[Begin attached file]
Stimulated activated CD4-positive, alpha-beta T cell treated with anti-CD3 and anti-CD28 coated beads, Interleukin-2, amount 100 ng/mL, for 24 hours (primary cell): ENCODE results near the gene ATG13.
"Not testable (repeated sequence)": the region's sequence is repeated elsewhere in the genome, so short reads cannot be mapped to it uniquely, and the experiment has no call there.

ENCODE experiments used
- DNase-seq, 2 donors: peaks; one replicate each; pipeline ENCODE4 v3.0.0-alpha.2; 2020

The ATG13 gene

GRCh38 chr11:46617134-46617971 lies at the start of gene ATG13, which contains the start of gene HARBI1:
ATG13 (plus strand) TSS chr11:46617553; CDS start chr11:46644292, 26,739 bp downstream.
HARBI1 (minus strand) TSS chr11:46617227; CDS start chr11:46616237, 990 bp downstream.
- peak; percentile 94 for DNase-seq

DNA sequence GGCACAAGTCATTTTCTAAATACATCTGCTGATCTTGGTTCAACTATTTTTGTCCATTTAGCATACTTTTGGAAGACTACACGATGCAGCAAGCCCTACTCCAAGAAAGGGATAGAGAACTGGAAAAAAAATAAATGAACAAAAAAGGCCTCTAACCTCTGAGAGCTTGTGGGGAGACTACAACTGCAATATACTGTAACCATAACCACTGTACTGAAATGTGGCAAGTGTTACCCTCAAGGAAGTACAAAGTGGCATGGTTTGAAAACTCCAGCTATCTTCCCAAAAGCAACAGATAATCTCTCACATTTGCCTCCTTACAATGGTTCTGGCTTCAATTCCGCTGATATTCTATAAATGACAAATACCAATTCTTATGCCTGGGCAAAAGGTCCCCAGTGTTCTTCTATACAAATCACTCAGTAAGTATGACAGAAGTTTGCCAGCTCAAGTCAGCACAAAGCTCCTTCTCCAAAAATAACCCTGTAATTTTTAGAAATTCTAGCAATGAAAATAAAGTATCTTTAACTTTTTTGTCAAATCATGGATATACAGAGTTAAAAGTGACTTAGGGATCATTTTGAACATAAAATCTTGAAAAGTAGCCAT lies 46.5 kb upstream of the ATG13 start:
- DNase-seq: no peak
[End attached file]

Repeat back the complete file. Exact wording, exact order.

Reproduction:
Stimulated activated CD4-positive, alpha-beta T cell treated with anti-CD3 and anti-CD28 coated beads, Interleukin-2, amount 100 ng/mL, for 24 hours (primary cell): ENCODE results near the gene ATG13.
"Not testable (repeated sequence)": the region's sequence is repeated elsewhere in the genome, so short reads cannot be mapped to it uniquely, and the experiment has no call there.

ENCODE experiments used
- DNase-seq, 2 donors: peaks; one replicate each; pipeline ENCODE4 v3.0.0-alpha.2; 2020

The ATG13 gene

GRCh38 chr11:46617134-46617971 lies at the start of gene ATG13, which contains the start of gene HARBI1:
ATG13 (plus strand) TSS chr11:46617553; CDS start chr11:46644292, 26,739 bp downstream.
HARBI1 (minus strand) TSS chr11:46617227; CDS start chr11:46616237, 990 bp downstream.
- peak; percentile 94 for DNase-seq

DNA sequence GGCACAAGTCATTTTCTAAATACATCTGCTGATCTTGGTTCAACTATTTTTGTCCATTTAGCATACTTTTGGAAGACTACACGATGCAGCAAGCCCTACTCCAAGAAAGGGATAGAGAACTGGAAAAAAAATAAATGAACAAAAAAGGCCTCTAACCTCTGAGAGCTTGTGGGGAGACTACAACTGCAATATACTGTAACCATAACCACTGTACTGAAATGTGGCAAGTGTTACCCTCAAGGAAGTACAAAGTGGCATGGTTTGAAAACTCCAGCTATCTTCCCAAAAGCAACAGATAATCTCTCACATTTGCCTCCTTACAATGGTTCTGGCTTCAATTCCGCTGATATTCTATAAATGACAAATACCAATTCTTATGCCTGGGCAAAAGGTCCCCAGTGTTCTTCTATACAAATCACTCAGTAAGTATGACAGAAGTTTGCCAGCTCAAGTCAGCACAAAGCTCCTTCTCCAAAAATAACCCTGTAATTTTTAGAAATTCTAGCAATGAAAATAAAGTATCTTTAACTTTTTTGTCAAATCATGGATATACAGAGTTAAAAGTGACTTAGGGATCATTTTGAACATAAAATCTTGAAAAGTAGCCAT lies 46.5 kb upstream of the ATG13 start:
- DNase-seq: no peak